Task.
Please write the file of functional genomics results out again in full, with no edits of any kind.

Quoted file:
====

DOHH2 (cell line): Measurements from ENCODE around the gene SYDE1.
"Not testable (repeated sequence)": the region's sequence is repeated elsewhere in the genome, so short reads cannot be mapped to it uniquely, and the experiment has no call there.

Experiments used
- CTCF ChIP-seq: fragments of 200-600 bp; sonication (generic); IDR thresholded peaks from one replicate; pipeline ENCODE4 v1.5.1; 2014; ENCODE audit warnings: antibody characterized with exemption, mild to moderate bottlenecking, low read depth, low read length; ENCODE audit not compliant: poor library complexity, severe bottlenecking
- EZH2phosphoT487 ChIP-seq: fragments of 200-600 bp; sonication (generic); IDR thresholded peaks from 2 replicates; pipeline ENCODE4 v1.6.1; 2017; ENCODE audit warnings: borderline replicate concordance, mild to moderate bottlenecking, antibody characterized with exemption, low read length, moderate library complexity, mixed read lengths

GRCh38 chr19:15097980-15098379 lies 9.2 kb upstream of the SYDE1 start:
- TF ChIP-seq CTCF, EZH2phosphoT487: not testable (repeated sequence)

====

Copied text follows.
DOHH2 (cell line): Measurements from ENCODE around the gene SYDE1.
"Not testable (repeated sequence)": the region's sequence is repeated elsewhere in the genome, so short reads cannot be mapped to it uniquely, and the experiment has no call there.

Experiments used
- CTCF ChIP-seq: fragments of 200-600 bp; sonication (generic); IDR thresholded peaks from one replicate; pipeline ENCODE4 v1.5.1; 2014; ENCODE audit warnings: antibody characterized with exemption, mild to moderate bottlenecking, low read depth, low read length; ENCODE audit not compliant: poor library complexity, severe bottlenecking
- EZH2phosphoT487 ChIP-seq: fragments of 200-600 bp; sonication (generic); IDR thresholded peaks from 2 replicates; pipeline ENCODE4 v1.6.1; 2017; ENCODE audit warnings: borderline replicate concordance, mild to moderate bottlenecking, antibody characterized with exemption, low read length, moderate library complexity, mixed read lengths

GRCh38 chr19:15097980-15098379 lies 9.2 kb upstream of the SYDE1 start:
- TF ChIP-seq CTCF, EZH2phosphoT487: not testable (repeated sequence)